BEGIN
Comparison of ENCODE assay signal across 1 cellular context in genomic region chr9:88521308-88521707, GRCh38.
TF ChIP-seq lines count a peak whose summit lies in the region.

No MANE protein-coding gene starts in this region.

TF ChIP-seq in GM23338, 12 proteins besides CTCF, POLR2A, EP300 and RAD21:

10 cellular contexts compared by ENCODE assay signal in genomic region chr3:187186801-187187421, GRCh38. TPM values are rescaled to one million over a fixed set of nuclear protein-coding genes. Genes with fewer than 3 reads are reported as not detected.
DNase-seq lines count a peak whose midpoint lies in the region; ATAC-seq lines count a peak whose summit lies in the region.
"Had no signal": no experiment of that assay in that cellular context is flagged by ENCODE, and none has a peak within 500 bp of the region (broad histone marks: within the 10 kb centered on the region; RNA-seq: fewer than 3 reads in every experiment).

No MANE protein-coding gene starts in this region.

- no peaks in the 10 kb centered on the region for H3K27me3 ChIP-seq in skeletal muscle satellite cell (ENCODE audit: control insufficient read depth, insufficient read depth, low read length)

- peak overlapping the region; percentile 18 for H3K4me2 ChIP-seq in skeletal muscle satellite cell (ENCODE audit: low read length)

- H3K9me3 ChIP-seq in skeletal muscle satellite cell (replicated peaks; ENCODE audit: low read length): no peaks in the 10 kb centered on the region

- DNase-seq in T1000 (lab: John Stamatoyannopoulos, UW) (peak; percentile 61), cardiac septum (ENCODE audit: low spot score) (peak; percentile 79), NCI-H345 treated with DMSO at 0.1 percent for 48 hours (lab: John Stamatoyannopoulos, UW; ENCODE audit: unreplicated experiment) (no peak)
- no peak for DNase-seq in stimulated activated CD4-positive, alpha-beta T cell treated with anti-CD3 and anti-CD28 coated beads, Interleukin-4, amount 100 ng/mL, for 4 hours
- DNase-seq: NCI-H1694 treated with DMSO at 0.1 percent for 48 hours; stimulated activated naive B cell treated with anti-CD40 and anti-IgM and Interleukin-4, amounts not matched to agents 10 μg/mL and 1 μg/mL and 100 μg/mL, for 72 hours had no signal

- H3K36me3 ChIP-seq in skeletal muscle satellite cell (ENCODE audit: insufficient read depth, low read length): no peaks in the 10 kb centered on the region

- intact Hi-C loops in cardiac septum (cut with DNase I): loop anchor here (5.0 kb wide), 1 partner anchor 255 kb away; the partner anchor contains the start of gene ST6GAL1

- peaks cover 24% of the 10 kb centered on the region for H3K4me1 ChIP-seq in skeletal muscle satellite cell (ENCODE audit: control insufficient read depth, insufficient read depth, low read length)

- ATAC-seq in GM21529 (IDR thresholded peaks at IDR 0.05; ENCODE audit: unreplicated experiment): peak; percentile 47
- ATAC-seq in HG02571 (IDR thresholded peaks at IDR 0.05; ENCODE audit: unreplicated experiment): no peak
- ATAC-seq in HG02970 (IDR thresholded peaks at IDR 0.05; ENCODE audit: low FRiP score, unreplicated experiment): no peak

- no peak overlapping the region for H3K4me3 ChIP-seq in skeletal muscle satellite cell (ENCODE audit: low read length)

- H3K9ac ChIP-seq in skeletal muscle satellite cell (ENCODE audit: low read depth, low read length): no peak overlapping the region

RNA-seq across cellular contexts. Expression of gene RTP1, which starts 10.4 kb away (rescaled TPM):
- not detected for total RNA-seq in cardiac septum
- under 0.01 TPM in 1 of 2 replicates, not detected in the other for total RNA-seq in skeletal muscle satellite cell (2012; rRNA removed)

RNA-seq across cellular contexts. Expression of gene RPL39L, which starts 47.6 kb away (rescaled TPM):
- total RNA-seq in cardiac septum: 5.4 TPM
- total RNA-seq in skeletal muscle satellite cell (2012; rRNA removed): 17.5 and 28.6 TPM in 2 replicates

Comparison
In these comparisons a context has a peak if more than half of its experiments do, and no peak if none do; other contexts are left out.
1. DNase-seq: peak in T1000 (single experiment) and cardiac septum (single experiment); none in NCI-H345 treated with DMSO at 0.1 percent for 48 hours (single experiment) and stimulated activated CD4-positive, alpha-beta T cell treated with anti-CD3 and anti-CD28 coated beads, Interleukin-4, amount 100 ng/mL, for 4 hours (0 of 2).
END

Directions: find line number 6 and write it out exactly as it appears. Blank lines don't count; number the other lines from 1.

DNase-seq lines count a peak whose midpoint lies in the region; ATAC-seq lines count a peak whose summit lies in the region.